Al Monitor reports: Support for Palestinian groups has been one of the unchanging principles of the Islamic Republic since the 1979 revolution. Iran’s support for various Palestinian groups and figures has ebbed and flowed with the changing political realities of the region but has never dropped off completely. In his latest speech, Supreme Leader Ayatollah Ali Khamenei, who has the final say on the country’s foreign policy, said that even with a nuclear deal, Iran’s support of “resistance groups” would continue.
However, it is no secret by now that since the unrest in Syria began in 2011, relations between Hamas and Iran have deteriorated. Iran pushed the Sunni militant group to politically back its ally President Bashar al-Assad, while Hamas was on the defensive, denying accusations of supporting Assad’s armed opposition. Relations between Hamas and Iran have not recovered since Hamas leader Khaled Meshaal left his longtime base in Damascus in 2012 for Qatar, one of the main sponsors of Assad’s armed opposition.
There were rumors in the Iranian media that Meshaal would visit Iran and meet with Khamenei, but those rumors failed to materialize. It is understandable then that when Hamas leaders, including Meshaal, visited Saudi Arabia and met with King Salman bin Abdul-Aziz Al Saud on July 18, the Iranian reaction was swift. [Continue reading…]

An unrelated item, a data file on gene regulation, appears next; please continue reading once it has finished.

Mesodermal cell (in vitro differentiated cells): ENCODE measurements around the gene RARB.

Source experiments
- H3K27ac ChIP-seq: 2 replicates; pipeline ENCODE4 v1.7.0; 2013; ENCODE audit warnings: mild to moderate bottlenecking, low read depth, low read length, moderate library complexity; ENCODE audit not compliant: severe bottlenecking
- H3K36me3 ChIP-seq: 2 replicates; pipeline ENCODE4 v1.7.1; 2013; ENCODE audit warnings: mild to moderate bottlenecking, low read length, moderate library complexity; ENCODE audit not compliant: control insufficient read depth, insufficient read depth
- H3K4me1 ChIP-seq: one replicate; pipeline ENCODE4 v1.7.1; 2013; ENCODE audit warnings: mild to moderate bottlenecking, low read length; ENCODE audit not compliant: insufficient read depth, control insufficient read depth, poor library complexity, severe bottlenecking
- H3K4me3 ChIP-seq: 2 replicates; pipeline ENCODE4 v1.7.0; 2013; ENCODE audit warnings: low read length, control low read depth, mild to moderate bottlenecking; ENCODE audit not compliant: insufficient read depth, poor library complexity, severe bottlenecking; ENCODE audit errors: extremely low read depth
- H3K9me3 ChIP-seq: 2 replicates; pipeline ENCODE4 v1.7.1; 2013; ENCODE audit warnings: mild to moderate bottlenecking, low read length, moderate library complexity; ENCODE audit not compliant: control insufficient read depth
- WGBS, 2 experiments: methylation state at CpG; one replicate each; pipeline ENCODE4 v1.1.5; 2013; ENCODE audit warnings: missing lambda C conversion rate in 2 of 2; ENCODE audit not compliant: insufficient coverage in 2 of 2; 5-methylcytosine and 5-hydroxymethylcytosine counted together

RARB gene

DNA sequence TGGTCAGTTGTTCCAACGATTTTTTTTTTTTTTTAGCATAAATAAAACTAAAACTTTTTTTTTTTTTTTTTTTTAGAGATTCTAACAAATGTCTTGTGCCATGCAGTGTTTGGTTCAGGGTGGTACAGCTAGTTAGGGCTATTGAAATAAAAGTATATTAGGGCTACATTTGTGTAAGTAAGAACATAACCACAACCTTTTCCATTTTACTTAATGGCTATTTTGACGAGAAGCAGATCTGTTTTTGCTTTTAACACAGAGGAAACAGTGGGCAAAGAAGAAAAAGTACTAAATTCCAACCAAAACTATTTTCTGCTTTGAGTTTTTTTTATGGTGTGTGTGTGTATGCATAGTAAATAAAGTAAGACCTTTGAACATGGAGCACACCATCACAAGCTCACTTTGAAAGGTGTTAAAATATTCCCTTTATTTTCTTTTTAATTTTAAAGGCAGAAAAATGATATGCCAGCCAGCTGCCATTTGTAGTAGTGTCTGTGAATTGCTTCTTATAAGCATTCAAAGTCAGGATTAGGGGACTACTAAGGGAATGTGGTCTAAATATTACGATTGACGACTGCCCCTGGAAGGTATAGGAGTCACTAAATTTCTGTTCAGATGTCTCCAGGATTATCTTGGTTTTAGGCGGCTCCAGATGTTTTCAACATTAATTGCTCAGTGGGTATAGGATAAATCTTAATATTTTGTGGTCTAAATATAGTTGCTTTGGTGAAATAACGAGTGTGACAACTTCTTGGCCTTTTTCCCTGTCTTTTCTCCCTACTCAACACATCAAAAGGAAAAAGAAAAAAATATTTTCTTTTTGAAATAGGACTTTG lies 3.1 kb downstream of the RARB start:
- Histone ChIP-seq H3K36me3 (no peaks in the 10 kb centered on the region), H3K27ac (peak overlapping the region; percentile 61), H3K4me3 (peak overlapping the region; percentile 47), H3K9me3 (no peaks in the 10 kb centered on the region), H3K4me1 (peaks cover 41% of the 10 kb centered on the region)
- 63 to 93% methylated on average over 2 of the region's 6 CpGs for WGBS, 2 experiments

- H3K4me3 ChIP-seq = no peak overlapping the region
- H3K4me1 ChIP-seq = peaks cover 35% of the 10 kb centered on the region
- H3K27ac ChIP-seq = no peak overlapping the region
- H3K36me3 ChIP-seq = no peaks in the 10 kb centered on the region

The Times of Israel reports: Iranian aid to the Palestinian terrorist group Hamas has drastically decreased, a senior Hamas official said Monday.
Speaking to Al Jazeera, Moussa Abu Marzouk said that Iran’s aid “greatly helped the resistance in Palestine; without this assistance it will be hard for us to cope.”
“The relations between Hamas and Iran are not advancing in a direction in which the organization (Hamas) is interested and aren’t improving to the degree the organization wants in order to help the Palestinian issue,” Abu Marzouk said. [Continue reading…]
Al Jazeera reports: During the past few weeks, Saudi Arabia has hosted a number of Muslim Brotherhood-affiliated leaders, including Rachid Ghannouchi, the leader of Ennahda party in Tunisia; Abdul Majeed Zindani, the leader of al-Islah party in Yemen; and Khaled Meshaal, the leader of the Palestinian resistance group Hamas.
Such meetings would have been unthinkable at any other point in the past couple of years, as Saudi rulers threw their weight behind Egypt’s brutal crackdown on Muslim Brotherhood supporters. In March 2014, the kingdom designated the Muslim Brotherhood a “terrorist” group.
But since Saudi King Salman‘s rise to power following the death of King Abdullah last January, Saudi policy seems to have shifted from a full-on battle against the Brotherhood and their respective offshoots across the region, to a sharper focus on the supposed rise of an Iranian regional threat. [Continue reading…]